So why wouldn’t the team with the feed drop the scrum, if it was weaker than the opposition? Defeats the whole purpose!

      • Roar Guru

        June 26th 2013 @ 12:41pm
        Wal said | June 26th 2013 @ 12:41pm | ! Report

        The problem is any changes are going to have weaknesses to exploit, And in this case if you have a crap scrum collapse twice and get a clearing freekick.

    • June 26th 2013 @ 6:46am
      Sailosi said | June 26th 2013 @ 6:46am | ! Report

      Scrums are rugby, therefore they are part of the game time.

      Comment from The Roar’s iPhone app.

      • June 26th 2013 @ 6:53am
        Bob Anderson said | June 26th 2013 @ 6:53am | ! Report

        Sure, but what about the time it takes to set them, re-set them, etc. Can’t this be sped up somehow? There just seems to be so much standing around in union waiting for play to re-start, not just for scrums but in general.

        • June 26th 2013 @ 7:37am
          formeropenside said | June 26th 2013 @ 7:37am | ! Report

          well,I suppose the backs are just standing around, but at least that means that they are not putting in ineffective kicks or dropping the ball cold. Anything which reduces the impact backs have on the game can only be good.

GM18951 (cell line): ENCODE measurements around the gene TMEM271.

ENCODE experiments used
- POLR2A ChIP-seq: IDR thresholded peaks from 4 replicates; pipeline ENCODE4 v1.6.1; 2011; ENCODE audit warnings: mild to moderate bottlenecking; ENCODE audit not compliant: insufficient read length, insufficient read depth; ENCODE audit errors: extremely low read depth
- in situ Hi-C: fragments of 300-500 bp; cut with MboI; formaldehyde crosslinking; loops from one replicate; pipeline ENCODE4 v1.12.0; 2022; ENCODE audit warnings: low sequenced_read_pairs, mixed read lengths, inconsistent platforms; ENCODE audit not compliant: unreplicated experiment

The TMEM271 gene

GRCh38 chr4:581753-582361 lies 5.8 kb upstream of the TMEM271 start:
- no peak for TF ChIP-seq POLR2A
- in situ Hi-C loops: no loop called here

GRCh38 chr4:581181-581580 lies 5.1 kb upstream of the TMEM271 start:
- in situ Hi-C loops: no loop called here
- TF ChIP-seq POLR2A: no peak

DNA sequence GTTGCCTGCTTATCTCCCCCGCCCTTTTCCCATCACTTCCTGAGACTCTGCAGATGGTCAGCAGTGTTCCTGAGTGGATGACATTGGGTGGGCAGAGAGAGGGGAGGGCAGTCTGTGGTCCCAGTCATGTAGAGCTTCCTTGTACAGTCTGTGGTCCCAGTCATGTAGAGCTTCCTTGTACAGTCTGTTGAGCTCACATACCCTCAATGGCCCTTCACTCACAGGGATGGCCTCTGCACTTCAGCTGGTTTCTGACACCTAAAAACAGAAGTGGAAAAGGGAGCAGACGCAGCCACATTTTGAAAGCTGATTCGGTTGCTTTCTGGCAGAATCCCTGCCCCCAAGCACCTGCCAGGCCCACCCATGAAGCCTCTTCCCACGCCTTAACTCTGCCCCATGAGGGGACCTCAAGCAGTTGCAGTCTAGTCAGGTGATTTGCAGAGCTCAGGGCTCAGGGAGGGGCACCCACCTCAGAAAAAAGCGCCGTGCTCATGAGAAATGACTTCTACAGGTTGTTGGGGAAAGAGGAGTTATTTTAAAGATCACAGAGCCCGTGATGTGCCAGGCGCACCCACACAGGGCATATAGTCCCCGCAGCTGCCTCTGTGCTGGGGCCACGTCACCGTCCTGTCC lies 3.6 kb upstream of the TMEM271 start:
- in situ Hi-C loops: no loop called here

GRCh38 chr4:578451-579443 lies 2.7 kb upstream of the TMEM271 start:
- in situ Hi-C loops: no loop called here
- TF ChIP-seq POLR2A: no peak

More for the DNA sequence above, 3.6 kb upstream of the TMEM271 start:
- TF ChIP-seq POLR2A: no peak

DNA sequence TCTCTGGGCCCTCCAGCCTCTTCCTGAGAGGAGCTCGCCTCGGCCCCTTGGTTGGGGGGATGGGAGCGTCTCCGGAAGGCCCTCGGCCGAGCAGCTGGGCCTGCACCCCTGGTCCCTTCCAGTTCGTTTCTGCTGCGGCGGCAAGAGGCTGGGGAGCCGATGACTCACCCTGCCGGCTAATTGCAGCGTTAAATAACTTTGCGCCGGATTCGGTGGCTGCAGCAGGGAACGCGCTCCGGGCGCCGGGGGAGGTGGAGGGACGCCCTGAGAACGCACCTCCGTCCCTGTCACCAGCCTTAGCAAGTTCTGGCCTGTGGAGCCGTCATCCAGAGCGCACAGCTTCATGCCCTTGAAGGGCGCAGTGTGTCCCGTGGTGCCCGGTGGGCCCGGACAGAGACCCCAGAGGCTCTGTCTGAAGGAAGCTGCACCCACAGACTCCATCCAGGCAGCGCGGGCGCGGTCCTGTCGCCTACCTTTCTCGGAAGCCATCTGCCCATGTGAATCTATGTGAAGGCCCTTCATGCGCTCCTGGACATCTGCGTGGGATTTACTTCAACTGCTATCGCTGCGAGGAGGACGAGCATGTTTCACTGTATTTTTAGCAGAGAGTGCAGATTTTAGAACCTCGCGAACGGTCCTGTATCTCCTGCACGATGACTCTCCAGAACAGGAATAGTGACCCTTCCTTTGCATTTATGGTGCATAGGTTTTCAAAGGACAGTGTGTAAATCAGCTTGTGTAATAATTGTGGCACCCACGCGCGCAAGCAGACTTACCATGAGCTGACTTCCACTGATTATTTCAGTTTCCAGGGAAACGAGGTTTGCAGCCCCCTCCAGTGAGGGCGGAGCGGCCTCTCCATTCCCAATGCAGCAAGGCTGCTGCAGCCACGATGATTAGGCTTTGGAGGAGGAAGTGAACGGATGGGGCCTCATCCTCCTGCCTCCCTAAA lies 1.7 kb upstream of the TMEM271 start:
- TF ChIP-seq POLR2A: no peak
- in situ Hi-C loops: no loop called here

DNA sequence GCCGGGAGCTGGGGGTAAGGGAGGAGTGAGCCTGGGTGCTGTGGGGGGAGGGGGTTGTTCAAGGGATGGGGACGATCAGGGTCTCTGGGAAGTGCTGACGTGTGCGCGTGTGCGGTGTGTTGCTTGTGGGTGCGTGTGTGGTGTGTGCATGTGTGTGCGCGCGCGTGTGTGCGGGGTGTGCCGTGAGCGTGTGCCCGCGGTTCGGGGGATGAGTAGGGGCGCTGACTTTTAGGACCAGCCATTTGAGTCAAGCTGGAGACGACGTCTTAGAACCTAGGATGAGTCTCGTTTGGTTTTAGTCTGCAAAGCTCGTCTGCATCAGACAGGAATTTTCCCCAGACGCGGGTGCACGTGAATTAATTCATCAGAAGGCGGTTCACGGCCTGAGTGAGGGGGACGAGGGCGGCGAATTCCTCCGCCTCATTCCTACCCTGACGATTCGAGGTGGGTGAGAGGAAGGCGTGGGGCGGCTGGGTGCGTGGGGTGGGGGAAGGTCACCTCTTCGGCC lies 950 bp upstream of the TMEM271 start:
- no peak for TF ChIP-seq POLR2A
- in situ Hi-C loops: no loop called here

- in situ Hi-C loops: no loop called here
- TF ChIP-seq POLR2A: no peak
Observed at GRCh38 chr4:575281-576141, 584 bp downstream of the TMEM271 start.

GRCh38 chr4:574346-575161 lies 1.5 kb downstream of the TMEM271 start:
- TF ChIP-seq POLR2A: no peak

• June 26th 2013 @ 11:25am
            GWS said | June 26th 2013 @ 11:25am | ! Report

            Really hope that is sarcasm.

            • June 26th 2013 @ 11:29am
              formeropenside said | June 26th 2013 @ 11:29am | ! Report

              why would it be sarcasm?

          • June 26th 2013 @ 11:53am
            Chivas said | June 26th 2013 @ 11:53am | ! Report

            I agree. If the backs are getting a bit chilly, wear a singlet. How many times has it happened, the backs are so inept, that forwards choose not to give them the ball. Especially on wet days when tracking backwards all day is hard work… As a

            Anyway it gives the backs a chance to stand around and whinge about the forwards, how the wind is messing up their hair and other important things.

            And nobody remembers the props who are doing the hard work. Just bending over is exercise for them.

        • Roar Guru

          June 26th 2013 @ 8:17am
          biltongbek said | June 26th 2013 @ 8:17am | ! Report